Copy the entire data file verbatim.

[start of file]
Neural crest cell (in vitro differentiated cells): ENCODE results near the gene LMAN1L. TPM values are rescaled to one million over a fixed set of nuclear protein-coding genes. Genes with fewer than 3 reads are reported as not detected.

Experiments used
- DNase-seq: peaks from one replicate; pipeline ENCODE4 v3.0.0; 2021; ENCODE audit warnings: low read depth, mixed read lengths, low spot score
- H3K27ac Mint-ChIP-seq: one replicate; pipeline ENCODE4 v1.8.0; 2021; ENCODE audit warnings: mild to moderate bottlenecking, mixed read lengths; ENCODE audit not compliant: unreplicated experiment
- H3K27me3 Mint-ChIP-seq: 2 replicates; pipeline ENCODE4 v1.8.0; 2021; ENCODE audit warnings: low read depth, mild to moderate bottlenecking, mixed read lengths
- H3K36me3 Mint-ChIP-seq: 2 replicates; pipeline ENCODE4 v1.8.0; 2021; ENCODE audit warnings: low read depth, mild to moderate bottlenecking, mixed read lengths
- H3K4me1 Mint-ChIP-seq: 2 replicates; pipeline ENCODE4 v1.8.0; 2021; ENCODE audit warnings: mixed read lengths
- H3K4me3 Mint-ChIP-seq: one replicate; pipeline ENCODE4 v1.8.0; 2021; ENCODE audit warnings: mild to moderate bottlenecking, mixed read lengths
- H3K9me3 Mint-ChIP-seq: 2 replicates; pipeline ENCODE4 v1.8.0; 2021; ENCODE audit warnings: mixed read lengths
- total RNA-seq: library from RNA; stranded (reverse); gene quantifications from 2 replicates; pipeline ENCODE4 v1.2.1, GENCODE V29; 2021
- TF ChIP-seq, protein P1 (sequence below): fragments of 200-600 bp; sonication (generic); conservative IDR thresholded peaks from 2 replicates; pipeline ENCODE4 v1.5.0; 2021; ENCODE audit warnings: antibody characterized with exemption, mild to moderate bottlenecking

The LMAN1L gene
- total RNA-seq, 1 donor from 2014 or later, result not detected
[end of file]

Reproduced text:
Neural crest cell (in vitro differentiated cells): ENCODE results near the gene LMAN1L. TPM values are rescaled to one million over a fixed set of nuclear protein-coding genes. Genes with fewer than 3 reads are reported as not detected.

Experiments used
- DNase-seq: peaks from one replicate; pipeline ENCODE4 v3.0.0; 2021; ENCODE audit warnings: low read depth, mixed read lengths, low spot score
- H3K27ac Mint-ChIP-seq: one replicate; pipeline ENCODE4 v1.8.0; 2021; ENCODE audit warnings: mild to moderate bottlenecking, mixed read lengths; ENCODE audit not compliant: unreplicated experiment
- H3K27me3 Mint-ChIP-seq: 2 replicates; pipeline ENCODE4 v1.8.0; 2021; ENCODE audit warnings: low read depth, mild to moderate bottlenecking, mixed read lengths
- H3K36me3 Mint-ChIP-seq: 2 replicates; pipeline ENCODE4 v1.8.0; 2021; ENCODE audit warnings: low read depth, mild to moderate bottlenecking, mixed read lengths
- H3K4me1 Mint-ChIP-seq: 2 replicates; pipeline ENCODE4 v1.8.0; 2021; ENCODE audit warnings: mixed read lengths
- H3K4me3 Mint-ChIP-seq: one replicate; pipeline ENCODE4 v1.8.0; 2021; ENCODE audit warnings: mild to moderate bottlenecking, mixed read lengths
- H3K9me3 Mint-ChIP-seq: 2 replicates; pipeline ENCODE4 v1.8.0; 2021; ENCODE audit warnings: mixed read lengths
- total RNA-seq: library from RNA; stranded (reverse); gene quantifications from 2 replicates; pipeline ENCODE4 v1.2.1, GENCODE V29; 2021
- TF ChIP-seq, protein P1 (sequence below): fragments of 200-600 bp; sonication (generic); conservative IDR thresholded peaks from 2 replicates; pipeline ENCODE4 v1.5.0; 2021; ENCODE audit warnings: antibody characterized with exemption, mild to moderate bottlenecking

The LMAN1L gene
- total RNA-seq, 1 donor from 2014 or later, result not detected